yeah there are separate contractors just for mold. When we bought our house we had one check out the basement and he even just did a swab or air sample or something because it was concrete, so who knows, maybe a contractor won’t even need to do too much ceiling damage! Either way, if mold isn’t taken out all the way (not just bleached, bu spores removed) it will for sure keep growing, and it could be really dangerous to your health. i definitely encourage you to hire a mold contractor.

Your biggest issue is addressing the water leakage. Water leakage around a chimney is frequently due to failure of roof flashing which seals the joint between the roof and the perimeter of your chimney where it penetrates the roof. If this joint fails, water will enter the home and soak your chimney, roof structure, insulation, wiring, and adjacent ceilings and walls. Persistent water infiltration will quickly destroy the infrastructure of your home.

It is important that you act quickly to resolve this problem which is frankly far more important than the presence of mold. Mold issues will be addressed when sources of moisture are eliminated. Visible mold in the interior of your home can be eliminated by spraying affected areas with a 1:4 ratio bleach/water solution.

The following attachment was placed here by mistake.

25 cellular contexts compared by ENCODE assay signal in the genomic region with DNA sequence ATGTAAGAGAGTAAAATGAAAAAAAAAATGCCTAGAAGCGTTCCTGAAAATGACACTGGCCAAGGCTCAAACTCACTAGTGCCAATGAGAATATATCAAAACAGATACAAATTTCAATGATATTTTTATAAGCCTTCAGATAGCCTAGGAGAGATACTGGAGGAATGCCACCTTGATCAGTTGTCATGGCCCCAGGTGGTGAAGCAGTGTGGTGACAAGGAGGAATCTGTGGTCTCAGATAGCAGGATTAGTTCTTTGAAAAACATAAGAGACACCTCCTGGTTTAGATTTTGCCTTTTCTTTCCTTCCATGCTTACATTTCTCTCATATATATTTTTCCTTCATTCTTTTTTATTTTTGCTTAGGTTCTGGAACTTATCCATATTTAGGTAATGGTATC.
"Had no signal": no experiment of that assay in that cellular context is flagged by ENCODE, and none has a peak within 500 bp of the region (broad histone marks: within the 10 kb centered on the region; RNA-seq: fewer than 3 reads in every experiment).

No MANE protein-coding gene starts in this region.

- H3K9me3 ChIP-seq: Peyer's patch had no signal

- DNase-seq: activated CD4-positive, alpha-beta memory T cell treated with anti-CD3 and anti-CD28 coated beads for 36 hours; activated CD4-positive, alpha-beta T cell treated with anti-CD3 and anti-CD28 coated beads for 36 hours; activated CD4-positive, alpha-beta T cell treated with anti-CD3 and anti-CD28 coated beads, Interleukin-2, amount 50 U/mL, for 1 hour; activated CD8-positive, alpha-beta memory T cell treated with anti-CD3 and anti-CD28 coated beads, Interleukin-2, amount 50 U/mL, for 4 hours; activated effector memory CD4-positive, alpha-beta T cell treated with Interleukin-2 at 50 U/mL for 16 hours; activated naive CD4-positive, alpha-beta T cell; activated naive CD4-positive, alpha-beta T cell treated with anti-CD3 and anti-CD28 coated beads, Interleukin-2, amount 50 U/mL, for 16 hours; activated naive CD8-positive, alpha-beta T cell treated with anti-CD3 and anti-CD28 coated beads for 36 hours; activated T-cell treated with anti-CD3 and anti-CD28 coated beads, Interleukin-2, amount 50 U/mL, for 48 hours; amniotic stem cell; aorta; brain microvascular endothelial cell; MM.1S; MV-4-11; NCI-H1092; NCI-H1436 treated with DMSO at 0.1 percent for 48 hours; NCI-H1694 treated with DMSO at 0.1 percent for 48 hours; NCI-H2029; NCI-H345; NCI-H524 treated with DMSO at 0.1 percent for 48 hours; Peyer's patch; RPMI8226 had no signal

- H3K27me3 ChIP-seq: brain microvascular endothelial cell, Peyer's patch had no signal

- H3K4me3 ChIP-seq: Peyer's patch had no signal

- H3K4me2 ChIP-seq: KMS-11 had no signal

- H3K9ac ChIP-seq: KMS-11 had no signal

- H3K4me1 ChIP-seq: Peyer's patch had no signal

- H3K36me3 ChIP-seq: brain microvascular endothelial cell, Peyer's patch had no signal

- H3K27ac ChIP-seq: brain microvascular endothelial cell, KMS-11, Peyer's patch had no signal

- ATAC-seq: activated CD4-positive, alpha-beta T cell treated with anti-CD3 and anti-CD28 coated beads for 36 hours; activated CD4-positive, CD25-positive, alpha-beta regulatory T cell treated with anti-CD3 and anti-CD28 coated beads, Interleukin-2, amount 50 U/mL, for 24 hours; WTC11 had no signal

As for making a mold claim against your homeowner’s policy, most homeowner’s policies only cover mold where its presence has resulted from a covered disaster. Therefore, if your water leakage problems have resulted from flashing failure on a roof that is past its expected lifespan, resultant mold will not likely be covered. If the water leakage resulted from recent storm damage to the roof, then mold remediation and any other repairs to the roof and interior are likely covered by your policy.

Good Luck!

Denise, reputable companies will charge you a small fee to come out and do a mold test which is like a swab. If it is positive, it will come off the cost of the removal. Yes, insurance typically will cover it, and a good company will work with you on the cost if your deductible is high. check out www.bioclean911.com. Thanks!